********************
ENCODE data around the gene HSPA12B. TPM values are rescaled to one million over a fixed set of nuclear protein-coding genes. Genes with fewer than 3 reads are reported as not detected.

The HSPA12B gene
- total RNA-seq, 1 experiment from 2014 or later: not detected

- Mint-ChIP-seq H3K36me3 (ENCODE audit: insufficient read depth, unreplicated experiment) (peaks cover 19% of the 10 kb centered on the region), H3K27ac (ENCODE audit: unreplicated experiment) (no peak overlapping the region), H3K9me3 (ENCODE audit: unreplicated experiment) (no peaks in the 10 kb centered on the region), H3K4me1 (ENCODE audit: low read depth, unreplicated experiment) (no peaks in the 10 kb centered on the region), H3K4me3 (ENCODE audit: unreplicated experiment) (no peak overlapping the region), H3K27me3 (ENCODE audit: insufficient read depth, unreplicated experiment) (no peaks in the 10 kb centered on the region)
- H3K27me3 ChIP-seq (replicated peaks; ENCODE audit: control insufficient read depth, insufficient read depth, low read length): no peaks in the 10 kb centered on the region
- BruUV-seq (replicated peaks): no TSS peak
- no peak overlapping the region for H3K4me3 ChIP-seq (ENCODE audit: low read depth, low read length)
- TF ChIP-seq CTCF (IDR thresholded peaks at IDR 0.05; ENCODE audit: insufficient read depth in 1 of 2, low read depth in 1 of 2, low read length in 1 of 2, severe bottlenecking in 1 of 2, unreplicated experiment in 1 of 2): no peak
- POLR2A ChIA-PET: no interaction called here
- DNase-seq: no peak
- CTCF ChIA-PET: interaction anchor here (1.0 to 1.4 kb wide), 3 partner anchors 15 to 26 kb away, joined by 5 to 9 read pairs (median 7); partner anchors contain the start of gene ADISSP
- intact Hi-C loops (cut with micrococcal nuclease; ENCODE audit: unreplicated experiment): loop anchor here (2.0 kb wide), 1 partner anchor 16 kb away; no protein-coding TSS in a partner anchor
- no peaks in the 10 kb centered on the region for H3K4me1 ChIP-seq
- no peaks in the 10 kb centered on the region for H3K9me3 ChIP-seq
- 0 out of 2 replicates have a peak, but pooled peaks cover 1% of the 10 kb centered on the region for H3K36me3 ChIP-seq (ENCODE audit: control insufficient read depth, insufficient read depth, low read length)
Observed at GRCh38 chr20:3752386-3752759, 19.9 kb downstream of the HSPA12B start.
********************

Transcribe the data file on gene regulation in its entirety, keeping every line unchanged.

ENCODE data around the gene HSPA12B. TPM values are rescaled to one million over a fixed set of nuclear protein-coding genes. Genes with fewer than 3 reads are reported as not detected.

The HSPA12B gene
- total RNA-seq, 1 experiment from 2014 or later: not detected

- Mint-ChIP-seq H3K36me3 (ENCODE audit: insufficient read depth, unreplicated experiment) (peaks cover 19% of the 10 kb centered on the region), H3K27ac (ENCODE audit: unreplicated experiment) (no peak overlapping the region), H3K9me3 (ENCODE audit: unreplicated experiment) (no peaks in the 10 kb centered on the region), H3K4me1 (ENCODE audit: low read depth, unreplicated experiment) (no peaks in the 10 kb centered on the region), H3K4me3 (ENCODE audit: unreplicated experiment) (no peak overlapping the region), H3K27me3 (ENCODE audit: insufficient read depth, unreplicated experiment) (no peaks in the 10 kb centered on the region)
- H3K27me3 ChIP-seq (replicated peaks; ENCODE audit: control insufficient read depth, insufficient read depth, low read length): no peaks in the 10 kb centered on the region
- BruUV-seq (replicated peaks): no TSS peak
- no peak overlapping the region for H3K4me3 ChIP-seq (ENCODE audit: low read depth, low read length)
- TF ChIP-seq CTCF (IDR thresholded peaks at IDR 0.05; ENCODE audit: insufficient read depth in 1 of 2, low read depth in 1 of 2, low read length in 1 of 2, severe bottlenecking in 1 of 2, unreplicated experiment in 1 of 2): no peak
- POLR2A ChIA-PET: no interaction called here
- DNase-seq: no peak
- CTCF ChIA-PET: interaction anchor here (1.0 to 1.4 kb wide), 3 partner anchors 15 to 26 kb away, joined by 5 to 9 read pairs (median 7); partner anchors contain the start of gene ADISSP
- intact Hi-C loops (cut with micrococcal nuclease; ENCODE audit: unreplicated experiment): loop anchor here (2.0 kb wide), 1 partner anchor 16 kb away; no protein-coding TSS in a partner anchor
- no peaks in the 10 kb centered on the region for H3K4me1 ChIP-seq
- no peaks in the 10 kb centered on the region for H3K9me3 ChIP-seq
- 0 out of 2 replicates have a peak, but pooled peaks cover 1% of the 10 kb centered on the region for H3K36me3 ChIP-seq (ENCODE audit: control insufficient read depth, insufficient read depth, low read length)
Observed at GRCh38 chr20:3752386-3752759, 19.9 kb downstream of the HSPA12B start.